I’ve only visited Oxford a few times now, but I confess to a growing fondness for this place. First is the way the sun seems to shine brighter (when it comes out from behind the clouds, which hasn’t been very often on this trip). It appears to hang differently in the sky and so the shadows are longer and the light seems brighter. The tree trunks are green, covered with what must be a thin layer of moss. (I can see how fairies and the green man could fit in nicely here.) The birds sing a different tune here, with an English accent no doubt. But last year when we were here, they had more to sing about: the sun was shining and the daffodils were up.
And who doesn’t adore the wonderful English knack with place names? One of the Merkles’ favorites is referred to on the highway as the Wallops: Upper Wallop, Lower Wallop, and Nether Wallop. Another choice one is Toot Hill Butts (right up the street from them). There’s Bicester, which is pronounced Bista. Names like that do make Moscow sound like a bit of a dud. The language really is glorious. Music to the ears. They spell jewelry funny too: jewellery. No kidding.
This place seems to me to be a bit like visiting your great-grandmother. She is familiar, but has some old-fashioned ways, some closely guarded family treasures, and many stories she keeps to herself unless you can coax them out of her. Here at Oxford you might stumble on to one of those breath-taking family treasures at any moment when you turn a corner and wander through an old gate smack into something splendid and ancient. And ancient doesn’t mean two hundred years old…..but rather six or seven hundred years old.
Drinking tea seems entirely appropriate, just like it would be if you were visiting your great-grandmother. She may not have modern appliances or up-to-date plumbing, but her china is lovely and her conversation sparkling. Each year when we return home, I determine to drink more tea, but it is never quite the same as it is here. I always prefer coffee at home.
One last thing I love about this place is this view from Bekah’s kitchen window. Isn’t this a cheery spot?
16 thoughts on “Some Favorite Things”
I love the comparison to great grandmother’s house! And I agree about the tea. There is nothing like a cup of Earl Grey with a slice of lemon in a real English garden. I fell in love with it there. . .but it never did taste the same again!
I will have to give it another go, if I ever get back 🙂
I love her kitchen window!
I would enjoy washing dishes there.
Oooh, that is a lovely view! It’s so picturesque.
I am so jealous, she has DAWN! All the way over in England.
Just here is Canada, I have to really shop and hunt to find Dawn.
I have stopped and studied that sink photo twice now.
That is a lovely kitchen window and a lovely view.
And my great-grandmothers were all long gone by the time I was born, bur I don’t suppose any of them ever had any sort of indoor plumbing. The last one died in 1953, and I know there was still an outhouse at her former home when I was growing up in the ’70s. When I think about how normal that seemed, I’m grateful. One can’t become too over-fastidious when one has been used to using such rustic facilities. Of course when I think on a cold winter night about the blessings of pipes and porcelain, I’m even more grateful! 😉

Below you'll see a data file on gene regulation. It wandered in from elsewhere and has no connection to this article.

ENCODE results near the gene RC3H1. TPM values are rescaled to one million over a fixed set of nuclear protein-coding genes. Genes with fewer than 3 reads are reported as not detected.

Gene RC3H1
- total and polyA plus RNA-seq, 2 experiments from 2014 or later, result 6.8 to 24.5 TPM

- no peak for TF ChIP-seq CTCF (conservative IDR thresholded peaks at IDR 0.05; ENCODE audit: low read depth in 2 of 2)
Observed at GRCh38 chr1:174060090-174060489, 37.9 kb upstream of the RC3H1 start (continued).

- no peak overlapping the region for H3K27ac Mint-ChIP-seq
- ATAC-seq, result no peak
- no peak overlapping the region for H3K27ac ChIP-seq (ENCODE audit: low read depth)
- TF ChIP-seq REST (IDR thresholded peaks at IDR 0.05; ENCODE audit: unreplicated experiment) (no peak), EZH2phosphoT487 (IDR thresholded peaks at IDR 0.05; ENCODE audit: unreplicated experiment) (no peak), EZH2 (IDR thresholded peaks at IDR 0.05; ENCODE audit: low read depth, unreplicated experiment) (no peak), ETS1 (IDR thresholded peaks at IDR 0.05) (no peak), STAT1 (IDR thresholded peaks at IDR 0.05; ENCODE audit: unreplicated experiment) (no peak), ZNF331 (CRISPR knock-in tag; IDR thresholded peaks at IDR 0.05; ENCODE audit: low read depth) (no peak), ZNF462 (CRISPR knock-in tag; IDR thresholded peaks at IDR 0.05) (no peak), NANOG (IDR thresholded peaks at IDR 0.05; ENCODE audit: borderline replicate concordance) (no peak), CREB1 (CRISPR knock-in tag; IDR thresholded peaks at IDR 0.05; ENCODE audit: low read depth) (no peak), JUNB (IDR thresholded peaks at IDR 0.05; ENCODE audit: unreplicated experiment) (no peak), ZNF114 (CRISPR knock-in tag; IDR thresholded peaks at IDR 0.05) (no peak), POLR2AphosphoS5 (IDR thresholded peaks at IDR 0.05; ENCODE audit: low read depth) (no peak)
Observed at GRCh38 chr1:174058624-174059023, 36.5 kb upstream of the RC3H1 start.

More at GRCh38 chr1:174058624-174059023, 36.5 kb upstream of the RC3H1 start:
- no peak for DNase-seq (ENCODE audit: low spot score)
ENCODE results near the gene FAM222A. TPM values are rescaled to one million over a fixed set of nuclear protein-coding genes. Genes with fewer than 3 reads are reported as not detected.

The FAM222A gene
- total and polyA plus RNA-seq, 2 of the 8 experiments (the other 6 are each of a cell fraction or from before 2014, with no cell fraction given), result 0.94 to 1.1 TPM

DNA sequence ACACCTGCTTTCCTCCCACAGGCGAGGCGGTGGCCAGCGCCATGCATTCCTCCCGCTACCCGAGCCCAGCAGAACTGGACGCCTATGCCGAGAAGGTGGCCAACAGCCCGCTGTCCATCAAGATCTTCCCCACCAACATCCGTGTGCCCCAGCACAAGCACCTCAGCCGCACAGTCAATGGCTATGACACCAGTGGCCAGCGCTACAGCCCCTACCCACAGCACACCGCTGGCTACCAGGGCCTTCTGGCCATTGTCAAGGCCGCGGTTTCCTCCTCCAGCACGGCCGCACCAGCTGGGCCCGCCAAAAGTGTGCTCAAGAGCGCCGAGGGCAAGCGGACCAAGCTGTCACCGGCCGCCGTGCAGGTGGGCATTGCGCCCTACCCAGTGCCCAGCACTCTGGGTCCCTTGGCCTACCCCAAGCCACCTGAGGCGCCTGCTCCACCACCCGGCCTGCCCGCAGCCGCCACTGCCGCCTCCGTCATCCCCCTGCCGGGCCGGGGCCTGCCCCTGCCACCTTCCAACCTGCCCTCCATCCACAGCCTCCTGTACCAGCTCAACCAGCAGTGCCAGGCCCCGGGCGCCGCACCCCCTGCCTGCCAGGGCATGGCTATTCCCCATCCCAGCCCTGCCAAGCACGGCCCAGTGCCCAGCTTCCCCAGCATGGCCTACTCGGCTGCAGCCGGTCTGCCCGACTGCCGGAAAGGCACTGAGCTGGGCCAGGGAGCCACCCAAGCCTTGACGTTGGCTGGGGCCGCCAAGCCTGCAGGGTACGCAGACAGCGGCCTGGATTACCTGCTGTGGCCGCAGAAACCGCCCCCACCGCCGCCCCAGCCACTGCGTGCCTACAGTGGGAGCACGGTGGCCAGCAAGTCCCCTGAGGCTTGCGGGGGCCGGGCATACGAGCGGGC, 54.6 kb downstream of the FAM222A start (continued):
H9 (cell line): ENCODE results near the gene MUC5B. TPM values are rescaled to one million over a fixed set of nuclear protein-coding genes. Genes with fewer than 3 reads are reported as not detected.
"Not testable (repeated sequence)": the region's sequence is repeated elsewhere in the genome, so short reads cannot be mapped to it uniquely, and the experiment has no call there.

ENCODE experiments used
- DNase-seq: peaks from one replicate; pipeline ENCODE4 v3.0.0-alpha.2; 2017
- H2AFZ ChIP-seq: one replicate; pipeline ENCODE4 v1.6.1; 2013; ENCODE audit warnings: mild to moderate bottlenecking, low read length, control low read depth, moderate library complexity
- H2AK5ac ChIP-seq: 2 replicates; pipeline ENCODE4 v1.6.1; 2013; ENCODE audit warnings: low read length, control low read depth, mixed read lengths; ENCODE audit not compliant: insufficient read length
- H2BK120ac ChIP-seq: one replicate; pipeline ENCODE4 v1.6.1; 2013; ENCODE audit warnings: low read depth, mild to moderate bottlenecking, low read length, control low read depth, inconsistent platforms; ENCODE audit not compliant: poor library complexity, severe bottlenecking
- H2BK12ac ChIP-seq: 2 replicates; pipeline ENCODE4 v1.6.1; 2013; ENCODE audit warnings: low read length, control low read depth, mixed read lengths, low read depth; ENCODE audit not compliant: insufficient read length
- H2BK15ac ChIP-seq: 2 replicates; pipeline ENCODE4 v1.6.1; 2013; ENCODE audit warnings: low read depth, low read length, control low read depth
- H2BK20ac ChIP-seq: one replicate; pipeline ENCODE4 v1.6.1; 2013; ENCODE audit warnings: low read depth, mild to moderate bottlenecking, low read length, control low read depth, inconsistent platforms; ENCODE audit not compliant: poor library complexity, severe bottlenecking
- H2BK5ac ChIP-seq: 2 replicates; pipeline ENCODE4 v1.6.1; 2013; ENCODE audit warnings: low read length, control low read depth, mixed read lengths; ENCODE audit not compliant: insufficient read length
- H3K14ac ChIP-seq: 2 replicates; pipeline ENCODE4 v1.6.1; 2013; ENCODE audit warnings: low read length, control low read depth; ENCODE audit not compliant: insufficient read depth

It’s a very pretty window, but I must confess my first thought was “glad I don’t have to dust that every week”!
As someone who has lived in Oxford long enough to become exasperated with the lack of conveniences and modern appliances and, oh, let’s see, working infrastructure, it is lovely to be reminded that there are things about this place that make it nice to be here. I still can’t help thinking it’s nicer to visit than to live here, but one should always seize the day! Although the light is still muted, I can see some blue sky from my window this morning and will enjoy it, because I know it will be gone by lunchtime!
Thanks for sharing, I’ve never yet been to England so it is fun to hear about your visit.
Love her inspirational sink area!
The colors of the tea set remind me of her Amoretti website; everything Bekah does with color really “sings”. Do you think she would share the source for the tea set? Or maybe sell them on Amoretti?
Okay so tell me something about that tea set. Are those cups, well, big? For some reason I thought tea cups were smaller or is that just outside jolly old England?
Okay, ladies! I will happily disclose the source for the tea set. Bekah bought it at the covered market as a gift for her cousin Brooke (who is living with them). The brand is Whittard of Chelsea (which was the name of the store as well), and given the superior powers of the internet, you may be able to find it. The cups are normal size, not dainty, but not over-sized either. The reason it is in the window is because it seems a safe place, given that five children are often busy in the kitchen in the wee hours slathering Nutella on toast.
This is absolutely lovely. Thanks for sending some cheer our way. 🙂
Bekah’s Kitchen Window – I think I see a Mason Dixon hand-knitted ballband warshrag at the sink!
Very cheery! And a fun contrast between the beautiful English tea set and the Bath and Body Works hand soap. Best of both worlds.
I love the picture! And I don’t know about anyone else, but I’m still laughing about Toot Hill Butts…
What is the name of the tea set pattern? I looked up the company, but could not find the same pattern. It is so unusual, it really caught my eye.